This is Neil once again. I feel April’s first post-operative blog post will be coming soon, but not yet. You are all stuck with me for a little while longer.
About a day after April’s initial surgery, the 11 hour scoliosis surgery that feels like a lifetime ago, April had excruciating headaches, dizzy spells, blurred and double vision, and some real bad nausea. All of these symptoms would amplify as her head would raise. She would have a bad headache lying down, a real bad headache sitting and standing was nearly impossible because she would have to keep her eyes closed because the room would be spinning and she would see double, plus the terrible headache on top of everything would make her so nauseous should would need to lay down.
This lasted up until her emergency bowel resection. After her bowel resection she was basically laying in bed for a couple of days so she did not notice headaches, but she still had double and blurred vision. As the days passsed, her vision restored and her headaches diminished.
While April was having these symptoms, I was concerned April had a dural tear and that her cerebral spinal fluid (CSF) was leaking out of her spinal cord. All of her symptoms are consistent with a CSF leak, but after her emergency surgery and her headaches lessened I put that thought to the back of my mind.
After all of her scans, X-rays, MRI and CT had been done on those days before I asked for copies of everything including the reports that went with them. I read them and I was concerned. April’s headaches had been better, but they would always present themselves when she would do her PT. I spoke with April’s doctor and told her my concerns that her headaches had persisted and that I was worried about a dural leak. April’s post-operative MRI and CT scans even showed a large Serena in her deep lumbar area, near where her spinal cord was damaged. The doctor was a little concerned as well and thought that a test called a Myelogram would be the best way to see what is going on.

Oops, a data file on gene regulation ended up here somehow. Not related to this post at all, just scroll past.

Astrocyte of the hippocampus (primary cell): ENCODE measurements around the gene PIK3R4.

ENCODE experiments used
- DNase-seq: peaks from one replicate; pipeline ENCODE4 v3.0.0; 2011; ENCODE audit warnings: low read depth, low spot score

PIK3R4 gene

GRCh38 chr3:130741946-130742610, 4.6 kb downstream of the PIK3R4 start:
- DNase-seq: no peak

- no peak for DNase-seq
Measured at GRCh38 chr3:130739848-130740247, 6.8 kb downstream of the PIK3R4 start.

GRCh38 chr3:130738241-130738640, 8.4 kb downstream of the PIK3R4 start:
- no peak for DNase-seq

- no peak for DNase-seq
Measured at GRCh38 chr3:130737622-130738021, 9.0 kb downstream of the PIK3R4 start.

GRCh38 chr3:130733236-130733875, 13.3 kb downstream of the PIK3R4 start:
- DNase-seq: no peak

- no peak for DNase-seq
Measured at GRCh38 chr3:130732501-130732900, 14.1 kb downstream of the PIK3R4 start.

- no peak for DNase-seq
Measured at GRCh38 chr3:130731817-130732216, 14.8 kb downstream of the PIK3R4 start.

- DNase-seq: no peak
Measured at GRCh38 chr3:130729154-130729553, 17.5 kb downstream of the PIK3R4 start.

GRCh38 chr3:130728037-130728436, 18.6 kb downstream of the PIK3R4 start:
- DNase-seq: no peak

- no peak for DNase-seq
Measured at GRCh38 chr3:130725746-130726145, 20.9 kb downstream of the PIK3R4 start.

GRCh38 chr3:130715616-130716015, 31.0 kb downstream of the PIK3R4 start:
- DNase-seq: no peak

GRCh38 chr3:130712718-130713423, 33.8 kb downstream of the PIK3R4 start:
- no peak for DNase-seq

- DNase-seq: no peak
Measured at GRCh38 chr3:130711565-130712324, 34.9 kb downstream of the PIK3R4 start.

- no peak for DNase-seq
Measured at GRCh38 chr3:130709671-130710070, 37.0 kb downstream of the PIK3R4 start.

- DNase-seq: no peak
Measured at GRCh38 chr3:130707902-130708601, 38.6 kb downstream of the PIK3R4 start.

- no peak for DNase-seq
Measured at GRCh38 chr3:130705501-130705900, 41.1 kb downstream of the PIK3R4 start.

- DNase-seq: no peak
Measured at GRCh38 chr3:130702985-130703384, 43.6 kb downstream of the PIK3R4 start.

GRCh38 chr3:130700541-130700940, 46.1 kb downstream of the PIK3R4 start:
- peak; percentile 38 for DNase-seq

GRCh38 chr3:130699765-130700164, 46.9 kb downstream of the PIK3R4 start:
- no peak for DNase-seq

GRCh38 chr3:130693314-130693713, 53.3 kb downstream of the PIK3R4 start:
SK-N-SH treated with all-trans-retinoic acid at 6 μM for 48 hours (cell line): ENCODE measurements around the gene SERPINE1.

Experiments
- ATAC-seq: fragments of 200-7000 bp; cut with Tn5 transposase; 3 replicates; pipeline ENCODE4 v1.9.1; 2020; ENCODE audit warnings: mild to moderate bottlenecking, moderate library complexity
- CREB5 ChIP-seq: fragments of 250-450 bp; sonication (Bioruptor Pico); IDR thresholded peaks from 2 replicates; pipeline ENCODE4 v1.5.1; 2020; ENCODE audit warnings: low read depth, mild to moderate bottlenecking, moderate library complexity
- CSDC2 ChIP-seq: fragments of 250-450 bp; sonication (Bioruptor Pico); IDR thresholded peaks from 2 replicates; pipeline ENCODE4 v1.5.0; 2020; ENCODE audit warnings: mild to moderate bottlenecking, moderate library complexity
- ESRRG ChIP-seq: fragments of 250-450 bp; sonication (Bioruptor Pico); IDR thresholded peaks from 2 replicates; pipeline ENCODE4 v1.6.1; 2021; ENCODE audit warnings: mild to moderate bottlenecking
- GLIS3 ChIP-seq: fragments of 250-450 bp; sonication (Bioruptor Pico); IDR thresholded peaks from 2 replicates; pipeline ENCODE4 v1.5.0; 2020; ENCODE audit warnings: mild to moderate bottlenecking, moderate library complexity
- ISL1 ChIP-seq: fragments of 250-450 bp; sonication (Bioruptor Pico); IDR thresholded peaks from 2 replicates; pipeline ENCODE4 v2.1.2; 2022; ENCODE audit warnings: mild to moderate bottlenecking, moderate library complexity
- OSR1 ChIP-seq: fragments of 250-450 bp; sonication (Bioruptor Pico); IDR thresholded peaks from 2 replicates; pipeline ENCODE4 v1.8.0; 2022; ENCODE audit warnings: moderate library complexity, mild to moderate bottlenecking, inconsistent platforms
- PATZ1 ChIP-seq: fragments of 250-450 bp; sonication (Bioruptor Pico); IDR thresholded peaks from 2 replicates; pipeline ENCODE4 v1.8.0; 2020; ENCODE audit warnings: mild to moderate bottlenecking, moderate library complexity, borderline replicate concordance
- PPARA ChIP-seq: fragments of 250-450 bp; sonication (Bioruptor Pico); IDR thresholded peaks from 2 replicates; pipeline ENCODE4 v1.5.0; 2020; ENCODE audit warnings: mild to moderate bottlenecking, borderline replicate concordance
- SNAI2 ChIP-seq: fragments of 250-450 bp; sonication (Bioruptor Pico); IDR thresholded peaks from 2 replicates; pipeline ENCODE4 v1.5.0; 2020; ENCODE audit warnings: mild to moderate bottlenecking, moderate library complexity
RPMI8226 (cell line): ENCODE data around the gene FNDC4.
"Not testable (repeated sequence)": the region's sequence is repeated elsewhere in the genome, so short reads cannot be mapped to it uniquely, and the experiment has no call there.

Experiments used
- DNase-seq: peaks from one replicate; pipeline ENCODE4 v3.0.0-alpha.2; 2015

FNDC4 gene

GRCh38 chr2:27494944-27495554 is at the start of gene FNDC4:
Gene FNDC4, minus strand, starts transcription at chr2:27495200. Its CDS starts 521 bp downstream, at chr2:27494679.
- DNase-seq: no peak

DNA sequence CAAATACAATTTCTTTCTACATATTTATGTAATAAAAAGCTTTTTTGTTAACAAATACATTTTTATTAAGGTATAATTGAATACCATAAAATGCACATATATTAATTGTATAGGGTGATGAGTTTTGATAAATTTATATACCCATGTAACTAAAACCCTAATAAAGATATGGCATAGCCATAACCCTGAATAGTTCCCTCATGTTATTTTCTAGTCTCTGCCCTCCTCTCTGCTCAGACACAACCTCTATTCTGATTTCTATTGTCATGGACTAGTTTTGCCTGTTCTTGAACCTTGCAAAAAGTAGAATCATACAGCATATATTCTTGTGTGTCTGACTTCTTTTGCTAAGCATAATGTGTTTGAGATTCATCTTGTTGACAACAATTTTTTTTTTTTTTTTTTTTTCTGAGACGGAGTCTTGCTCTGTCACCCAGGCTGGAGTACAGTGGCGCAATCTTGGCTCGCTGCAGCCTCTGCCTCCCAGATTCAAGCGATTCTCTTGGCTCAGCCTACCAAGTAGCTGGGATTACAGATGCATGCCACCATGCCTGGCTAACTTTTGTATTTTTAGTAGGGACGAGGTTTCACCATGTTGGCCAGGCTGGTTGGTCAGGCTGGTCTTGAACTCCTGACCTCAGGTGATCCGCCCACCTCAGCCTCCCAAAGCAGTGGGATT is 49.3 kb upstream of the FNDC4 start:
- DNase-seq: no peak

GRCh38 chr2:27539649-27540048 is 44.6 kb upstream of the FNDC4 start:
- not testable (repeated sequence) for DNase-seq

A myelogram is done by a neuro radiologist. A person lays on their stomach and under direct X-ray the doctor places a long thin needle into the spinal column and then injects a dye to be seen on a CT scan. The idea is that if there is a leak the dye would leave the spinal cord area and you would be able to see on the scan where the dye is leaving.
So yesterday afternoon April was transported up to radiology and I went with her. I was only allowed to stay with April up until they were ready to start the procedure. She had to be on her stomach and I was concerned because she just had her bowel surgery and a fresh wound on her abdomen. April literally just told the doctor, hurry up and let’s get this done. Before they positioned her on her stomach I had to leave the room so I did not see how she was doing. I can only imagine that this part was painful. I have never had abdominal surgery, but those who have or mothers who have had a c-section, I can only assume that they did not want to lay on their stomachs a week after there procedure. A little bit more than an hour passed and I was let back into the room to see April shaking in pain and in tears from the pain. She told me while on her stomach and when the doctor was putting in the needle and injecting the dye her right leg literally started jumping around uncontrollably and the pain was unbearable. She said she was yelling for him to stop and was scratching at the bed she was laying in. April said her leg was now a combination of on fire and tingling numb. She was terrified because this is her good leg. She was scared that now both of her legs would be screwed up. The doctor said that this should go away, it was most likely the pressure from the dye on one of her nerve roots and as the dye moved along the canal and the pressure went away her leg would feel better, hopefully.